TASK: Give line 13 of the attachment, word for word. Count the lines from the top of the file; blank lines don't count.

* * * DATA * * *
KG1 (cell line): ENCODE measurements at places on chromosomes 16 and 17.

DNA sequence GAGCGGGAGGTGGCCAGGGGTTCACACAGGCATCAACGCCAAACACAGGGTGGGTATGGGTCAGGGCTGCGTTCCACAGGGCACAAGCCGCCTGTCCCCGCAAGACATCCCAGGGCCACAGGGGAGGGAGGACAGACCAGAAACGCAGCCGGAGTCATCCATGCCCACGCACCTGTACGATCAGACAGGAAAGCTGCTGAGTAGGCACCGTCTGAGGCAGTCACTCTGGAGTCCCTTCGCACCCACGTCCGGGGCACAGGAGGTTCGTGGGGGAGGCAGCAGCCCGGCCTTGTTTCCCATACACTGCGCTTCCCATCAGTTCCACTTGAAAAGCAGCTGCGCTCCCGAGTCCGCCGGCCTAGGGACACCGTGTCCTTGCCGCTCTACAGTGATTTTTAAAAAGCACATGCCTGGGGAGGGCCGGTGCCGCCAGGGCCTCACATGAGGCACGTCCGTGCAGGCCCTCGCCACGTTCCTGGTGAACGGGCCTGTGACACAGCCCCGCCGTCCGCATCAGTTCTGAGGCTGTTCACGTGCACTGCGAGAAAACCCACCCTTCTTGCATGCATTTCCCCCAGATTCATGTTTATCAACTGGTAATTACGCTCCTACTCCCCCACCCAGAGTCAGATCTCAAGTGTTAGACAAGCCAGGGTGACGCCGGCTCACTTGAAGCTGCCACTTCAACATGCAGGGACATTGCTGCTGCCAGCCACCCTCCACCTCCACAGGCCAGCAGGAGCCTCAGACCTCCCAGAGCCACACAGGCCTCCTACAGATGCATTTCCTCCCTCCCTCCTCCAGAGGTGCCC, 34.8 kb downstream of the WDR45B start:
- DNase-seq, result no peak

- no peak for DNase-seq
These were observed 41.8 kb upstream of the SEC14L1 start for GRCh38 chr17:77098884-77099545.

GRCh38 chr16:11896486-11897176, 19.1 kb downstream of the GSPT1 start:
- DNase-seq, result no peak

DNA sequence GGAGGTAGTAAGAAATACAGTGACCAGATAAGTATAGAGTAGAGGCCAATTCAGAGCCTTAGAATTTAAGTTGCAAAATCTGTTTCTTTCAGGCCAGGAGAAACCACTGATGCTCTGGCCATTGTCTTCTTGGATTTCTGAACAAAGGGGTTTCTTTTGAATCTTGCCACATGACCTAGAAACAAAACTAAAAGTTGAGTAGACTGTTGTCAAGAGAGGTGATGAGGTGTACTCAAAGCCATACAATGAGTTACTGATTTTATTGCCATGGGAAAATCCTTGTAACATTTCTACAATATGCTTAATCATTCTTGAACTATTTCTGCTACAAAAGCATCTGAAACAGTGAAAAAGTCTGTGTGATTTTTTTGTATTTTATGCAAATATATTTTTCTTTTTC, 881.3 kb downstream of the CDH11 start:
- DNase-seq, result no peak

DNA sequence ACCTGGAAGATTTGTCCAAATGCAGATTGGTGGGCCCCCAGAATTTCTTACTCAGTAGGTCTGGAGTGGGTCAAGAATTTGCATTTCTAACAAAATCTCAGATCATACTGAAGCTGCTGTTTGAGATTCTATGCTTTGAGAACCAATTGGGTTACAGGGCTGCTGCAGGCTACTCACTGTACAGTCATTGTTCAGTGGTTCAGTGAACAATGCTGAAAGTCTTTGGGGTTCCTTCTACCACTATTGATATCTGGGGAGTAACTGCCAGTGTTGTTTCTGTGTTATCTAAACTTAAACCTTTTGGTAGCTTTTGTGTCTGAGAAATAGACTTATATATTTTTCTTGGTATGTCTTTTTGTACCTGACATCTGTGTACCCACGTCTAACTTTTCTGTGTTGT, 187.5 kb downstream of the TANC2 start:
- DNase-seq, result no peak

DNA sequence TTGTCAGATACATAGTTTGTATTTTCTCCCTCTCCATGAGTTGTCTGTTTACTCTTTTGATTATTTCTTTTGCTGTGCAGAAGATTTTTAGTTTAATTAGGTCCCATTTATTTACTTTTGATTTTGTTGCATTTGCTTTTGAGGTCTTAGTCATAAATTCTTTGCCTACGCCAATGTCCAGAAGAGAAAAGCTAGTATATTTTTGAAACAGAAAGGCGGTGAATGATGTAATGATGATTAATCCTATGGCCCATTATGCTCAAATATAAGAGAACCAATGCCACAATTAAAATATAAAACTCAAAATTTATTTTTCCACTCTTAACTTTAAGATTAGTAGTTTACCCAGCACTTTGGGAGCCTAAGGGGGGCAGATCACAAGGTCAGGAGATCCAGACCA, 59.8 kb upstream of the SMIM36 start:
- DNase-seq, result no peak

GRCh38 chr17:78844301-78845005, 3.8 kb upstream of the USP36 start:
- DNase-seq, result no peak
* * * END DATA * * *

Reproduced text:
- DNase-seq, result no peak